WORLD War II and Napoleon are partly responsible for Britain's love of Nutella, and there's a fascinating story behind the spread's creation.
It turns out hazelnuts weren't added to chocolate spread because it tastes delicious, even though it does, but out of necessity during wartime rationing.
Italian choclatiers started adding hazelnuts to chocolate because of wartime rationing
Way back in 1806, Napoleon tried to freeze out British businesses to strengthen his position in the war between Britain and France, leading to a disastrous Europe-wide blockade which caused the cost of chocolate to skyrocket.
Determined not to be defeated, resourceful choclatiers in Turin, northern Italy, started adding chopped hazelnuts to chocolate - to spread the supply.
A delicious spread called 'gianduja' was created as a result of this.
Fast forward another 100 years, and the price of chocolate was hiked yet again because of World War II rations.
Italian pastry chef Pietro Ferrero once again turned to hazelnuts - and created a sweet treat called Pasta Gianduja in 1946.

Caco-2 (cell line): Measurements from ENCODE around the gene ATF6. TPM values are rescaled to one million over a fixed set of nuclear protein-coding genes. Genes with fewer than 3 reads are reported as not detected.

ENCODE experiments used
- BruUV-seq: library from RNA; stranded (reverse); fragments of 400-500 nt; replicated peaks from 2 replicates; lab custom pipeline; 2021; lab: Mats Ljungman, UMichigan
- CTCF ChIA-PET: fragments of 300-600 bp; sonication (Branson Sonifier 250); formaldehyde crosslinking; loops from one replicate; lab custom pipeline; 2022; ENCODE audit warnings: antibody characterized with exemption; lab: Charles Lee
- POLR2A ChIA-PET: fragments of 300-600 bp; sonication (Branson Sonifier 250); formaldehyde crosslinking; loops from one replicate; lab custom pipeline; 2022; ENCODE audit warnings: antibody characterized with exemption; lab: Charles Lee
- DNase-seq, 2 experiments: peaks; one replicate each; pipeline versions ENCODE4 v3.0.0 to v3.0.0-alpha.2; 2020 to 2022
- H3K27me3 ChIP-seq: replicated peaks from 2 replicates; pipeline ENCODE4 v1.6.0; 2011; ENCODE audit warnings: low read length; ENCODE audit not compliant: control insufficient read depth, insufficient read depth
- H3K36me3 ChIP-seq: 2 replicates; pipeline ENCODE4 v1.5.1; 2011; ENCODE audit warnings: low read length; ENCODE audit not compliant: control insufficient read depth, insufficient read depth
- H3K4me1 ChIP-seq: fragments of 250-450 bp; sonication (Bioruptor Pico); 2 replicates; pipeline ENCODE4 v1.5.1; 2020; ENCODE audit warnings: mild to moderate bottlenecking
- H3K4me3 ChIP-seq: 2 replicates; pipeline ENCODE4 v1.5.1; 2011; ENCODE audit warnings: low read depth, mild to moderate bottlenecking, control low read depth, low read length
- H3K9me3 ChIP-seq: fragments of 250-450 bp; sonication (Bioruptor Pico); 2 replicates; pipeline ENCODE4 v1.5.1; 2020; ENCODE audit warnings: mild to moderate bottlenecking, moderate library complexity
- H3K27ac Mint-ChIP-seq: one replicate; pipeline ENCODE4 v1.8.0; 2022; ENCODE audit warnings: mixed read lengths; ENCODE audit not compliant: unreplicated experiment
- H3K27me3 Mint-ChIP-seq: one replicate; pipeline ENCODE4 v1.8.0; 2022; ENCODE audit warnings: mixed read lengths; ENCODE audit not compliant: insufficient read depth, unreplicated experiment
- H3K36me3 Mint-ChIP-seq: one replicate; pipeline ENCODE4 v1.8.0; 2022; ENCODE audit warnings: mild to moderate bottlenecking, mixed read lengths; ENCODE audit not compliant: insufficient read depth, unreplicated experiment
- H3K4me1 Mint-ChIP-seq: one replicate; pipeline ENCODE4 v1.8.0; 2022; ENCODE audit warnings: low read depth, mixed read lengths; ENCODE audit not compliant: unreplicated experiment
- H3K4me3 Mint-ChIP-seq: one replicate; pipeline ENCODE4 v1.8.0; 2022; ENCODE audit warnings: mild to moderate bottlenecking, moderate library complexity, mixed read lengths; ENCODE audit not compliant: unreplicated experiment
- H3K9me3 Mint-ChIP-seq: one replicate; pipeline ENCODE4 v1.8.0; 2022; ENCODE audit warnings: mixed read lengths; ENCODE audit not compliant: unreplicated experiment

Pietro was fortunate to be in the right place at the right time - his home town is Alba, Piedmont, an area known for its production of hazelnuts.
He initially marketed a solid block of hazelnut chocolate and then created a creamy version, known as 'Supercrema', in 1951.
This was then renamed 'Nutella' by Pietro's son Michele in 1964 - with 'ella' meaning 'sweet' in Latin.
Michele used the English word for nut as a marketing tool to boost Nutella's popularity throughout Europe.
And his plan worked - by 2015, one jar of Nutella was sold every 2.5 seconds. That's a hell of a lot of chocolate spread.
By the time of his death, at the age of 89, Michele was Italy's richest man.
While the Ferrero group, which is now run by Michele's son Giovanni, have sales of more than £5.9 billion every year.
Speaking in 2014, Giovanni told the BBC: "My grandfather lived to find this formula.